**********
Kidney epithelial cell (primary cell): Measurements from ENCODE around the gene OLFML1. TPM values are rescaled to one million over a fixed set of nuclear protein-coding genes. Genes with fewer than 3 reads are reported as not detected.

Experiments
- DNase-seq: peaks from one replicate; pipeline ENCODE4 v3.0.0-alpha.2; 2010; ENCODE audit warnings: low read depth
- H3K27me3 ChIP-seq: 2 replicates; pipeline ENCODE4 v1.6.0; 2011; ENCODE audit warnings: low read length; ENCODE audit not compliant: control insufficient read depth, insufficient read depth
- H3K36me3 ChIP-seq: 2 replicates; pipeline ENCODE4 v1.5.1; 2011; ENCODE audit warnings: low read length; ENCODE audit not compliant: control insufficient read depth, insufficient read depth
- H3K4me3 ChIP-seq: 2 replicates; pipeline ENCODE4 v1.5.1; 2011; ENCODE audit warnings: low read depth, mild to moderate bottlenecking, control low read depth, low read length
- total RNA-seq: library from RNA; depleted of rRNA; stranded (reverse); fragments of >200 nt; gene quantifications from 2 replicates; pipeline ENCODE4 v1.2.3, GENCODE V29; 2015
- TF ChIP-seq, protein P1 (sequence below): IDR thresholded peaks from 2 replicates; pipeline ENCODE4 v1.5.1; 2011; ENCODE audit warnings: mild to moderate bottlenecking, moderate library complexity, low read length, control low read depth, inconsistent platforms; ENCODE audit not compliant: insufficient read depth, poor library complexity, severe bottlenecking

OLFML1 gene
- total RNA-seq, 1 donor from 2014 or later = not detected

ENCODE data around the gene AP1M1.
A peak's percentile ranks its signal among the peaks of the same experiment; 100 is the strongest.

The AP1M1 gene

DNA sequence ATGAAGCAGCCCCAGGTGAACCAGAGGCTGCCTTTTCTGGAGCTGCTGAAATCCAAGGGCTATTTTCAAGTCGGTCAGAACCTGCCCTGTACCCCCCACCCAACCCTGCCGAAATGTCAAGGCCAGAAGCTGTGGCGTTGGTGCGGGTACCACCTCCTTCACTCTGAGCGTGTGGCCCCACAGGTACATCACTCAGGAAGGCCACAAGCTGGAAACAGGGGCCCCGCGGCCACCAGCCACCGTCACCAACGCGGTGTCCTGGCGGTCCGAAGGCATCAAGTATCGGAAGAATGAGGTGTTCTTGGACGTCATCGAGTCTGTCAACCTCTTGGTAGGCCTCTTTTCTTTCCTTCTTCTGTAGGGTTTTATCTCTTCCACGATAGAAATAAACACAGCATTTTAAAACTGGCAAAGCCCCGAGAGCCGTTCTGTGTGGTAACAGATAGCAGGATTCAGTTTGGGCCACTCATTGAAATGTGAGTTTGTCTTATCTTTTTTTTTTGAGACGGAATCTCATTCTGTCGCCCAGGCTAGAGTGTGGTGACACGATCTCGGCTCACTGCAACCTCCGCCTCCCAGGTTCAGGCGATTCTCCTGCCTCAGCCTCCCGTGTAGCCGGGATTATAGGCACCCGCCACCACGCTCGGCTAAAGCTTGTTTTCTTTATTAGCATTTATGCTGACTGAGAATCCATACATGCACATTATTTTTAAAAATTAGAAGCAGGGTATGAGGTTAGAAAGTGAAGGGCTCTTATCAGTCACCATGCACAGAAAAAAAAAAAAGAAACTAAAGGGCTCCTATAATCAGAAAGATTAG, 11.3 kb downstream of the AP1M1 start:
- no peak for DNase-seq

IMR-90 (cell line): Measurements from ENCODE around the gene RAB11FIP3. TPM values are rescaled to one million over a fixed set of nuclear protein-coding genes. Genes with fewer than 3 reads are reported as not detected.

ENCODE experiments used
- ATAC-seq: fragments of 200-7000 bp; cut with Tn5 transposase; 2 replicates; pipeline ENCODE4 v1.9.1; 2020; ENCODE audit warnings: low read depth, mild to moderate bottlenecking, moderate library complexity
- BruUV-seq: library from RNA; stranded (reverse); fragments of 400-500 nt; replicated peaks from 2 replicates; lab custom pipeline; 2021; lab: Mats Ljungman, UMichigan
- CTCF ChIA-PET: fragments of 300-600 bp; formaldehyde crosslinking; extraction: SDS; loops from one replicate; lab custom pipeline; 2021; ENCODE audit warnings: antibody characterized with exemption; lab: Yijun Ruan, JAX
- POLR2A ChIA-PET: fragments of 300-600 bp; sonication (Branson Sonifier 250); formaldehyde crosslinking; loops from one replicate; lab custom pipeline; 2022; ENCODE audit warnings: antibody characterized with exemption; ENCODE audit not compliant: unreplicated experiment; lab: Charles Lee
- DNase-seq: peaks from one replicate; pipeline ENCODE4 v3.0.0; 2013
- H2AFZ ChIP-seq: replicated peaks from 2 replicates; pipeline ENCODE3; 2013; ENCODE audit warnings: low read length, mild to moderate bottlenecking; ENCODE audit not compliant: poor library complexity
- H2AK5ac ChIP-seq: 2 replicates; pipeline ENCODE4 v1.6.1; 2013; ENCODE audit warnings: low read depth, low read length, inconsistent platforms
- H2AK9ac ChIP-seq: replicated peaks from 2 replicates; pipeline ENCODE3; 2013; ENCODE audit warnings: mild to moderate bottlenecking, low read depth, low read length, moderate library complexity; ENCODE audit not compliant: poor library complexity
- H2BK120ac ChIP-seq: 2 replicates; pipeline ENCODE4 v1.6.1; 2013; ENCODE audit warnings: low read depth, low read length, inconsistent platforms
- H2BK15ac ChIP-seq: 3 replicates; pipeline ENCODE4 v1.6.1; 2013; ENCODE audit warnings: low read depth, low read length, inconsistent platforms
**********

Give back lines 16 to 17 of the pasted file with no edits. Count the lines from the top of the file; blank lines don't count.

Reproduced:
IMR-90 (cell line): Measurements from ENCODE around the gene RAB11FIP3. TPM values are rescaled to one million over a fixed set of nuclear protein-coding genes. Genes with fewer than 3 reads are reported as not detected.

ENCODE experiments used